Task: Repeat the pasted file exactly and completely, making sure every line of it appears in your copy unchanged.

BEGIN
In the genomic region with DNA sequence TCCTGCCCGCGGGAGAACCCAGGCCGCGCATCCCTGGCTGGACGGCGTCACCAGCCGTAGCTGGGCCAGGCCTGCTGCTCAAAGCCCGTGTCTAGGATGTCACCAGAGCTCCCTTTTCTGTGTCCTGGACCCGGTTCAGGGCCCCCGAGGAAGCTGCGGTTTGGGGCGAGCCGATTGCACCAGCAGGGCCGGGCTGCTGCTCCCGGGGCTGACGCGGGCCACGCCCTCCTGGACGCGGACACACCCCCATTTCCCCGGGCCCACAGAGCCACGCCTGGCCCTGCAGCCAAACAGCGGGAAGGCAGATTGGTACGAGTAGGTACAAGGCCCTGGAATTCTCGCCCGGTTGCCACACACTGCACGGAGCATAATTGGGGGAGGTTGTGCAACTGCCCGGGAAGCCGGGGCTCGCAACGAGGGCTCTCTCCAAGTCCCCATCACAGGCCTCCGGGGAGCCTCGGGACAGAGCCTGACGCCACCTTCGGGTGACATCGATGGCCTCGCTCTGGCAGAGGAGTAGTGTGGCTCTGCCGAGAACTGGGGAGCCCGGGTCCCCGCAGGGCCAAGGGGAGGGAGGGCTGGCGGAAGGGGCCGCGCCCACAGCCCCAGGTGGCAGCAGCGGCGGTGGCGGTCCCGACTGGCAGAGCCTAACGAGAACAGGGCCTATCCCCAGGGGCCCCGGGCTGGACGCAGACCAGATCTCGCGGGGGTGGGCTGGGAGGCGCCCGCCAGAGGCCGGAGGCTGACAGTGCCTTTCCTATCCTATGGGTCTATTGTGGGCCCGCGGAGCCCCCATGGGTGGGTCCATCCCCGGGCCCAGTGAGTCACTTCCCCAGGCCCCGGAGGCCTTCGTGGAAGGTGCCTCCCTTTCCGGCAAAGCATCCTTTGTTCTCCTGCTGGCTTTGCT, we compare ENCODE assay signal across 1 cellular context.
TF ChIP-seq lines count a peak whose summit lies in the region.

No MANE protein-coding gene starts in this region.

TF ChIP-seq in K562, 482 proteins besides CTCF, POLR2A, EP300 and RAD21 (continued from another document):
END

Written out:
In the genomic region with DNA sequence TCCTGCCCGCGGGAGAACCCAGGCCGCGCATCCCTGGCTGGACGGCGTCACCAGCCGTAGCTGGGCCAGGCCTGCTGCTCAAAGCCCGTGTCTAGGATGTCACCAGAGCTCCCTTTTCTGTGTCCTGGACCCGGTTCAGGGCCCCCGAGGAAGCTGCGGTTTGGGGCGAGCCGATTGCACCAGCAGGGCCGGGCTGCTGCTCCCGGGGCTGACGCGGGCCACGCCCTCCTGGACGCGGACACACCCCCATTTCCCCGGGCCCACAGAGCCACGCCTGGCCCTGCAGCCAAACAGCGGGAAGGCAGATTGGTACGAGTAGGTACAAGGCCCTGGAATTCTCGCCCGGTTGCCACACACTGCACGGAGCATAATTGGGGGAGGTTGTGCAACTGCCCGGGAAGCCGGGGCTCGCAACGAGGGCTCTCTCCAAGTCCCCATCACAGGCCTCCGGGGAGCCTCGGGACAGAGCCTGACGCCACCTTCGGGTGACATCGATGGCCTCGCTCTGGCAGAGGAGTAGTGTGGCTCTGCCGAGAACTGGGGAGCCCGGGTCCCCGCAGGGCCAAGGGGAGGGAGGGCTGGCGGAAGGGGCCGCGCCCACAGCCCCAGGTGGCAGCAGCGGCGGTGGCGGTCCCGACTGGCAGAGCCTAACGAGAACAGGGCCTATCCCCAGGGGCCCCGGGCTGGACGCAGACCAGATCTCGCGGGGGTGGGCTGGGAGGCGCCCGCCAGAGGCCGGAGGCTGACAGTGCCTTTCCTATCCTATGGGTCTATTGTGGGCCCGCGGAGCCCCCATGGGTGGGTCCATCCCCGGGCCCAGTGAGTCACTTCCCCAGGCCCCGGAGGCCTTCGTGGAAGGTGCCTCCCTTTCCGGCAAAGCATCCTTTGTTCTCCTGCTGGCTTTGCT, we compare ENCODE assay signal across 1 cellular context.
TF ChIP-seq lines count a peak whose summit lies in the region.

No MANE protein-coding gene starts in this region.

TF ChIP-seq in K562, 482 proteins besides CTCF, POLR2A, EP300 and RAD21 (continued from another document):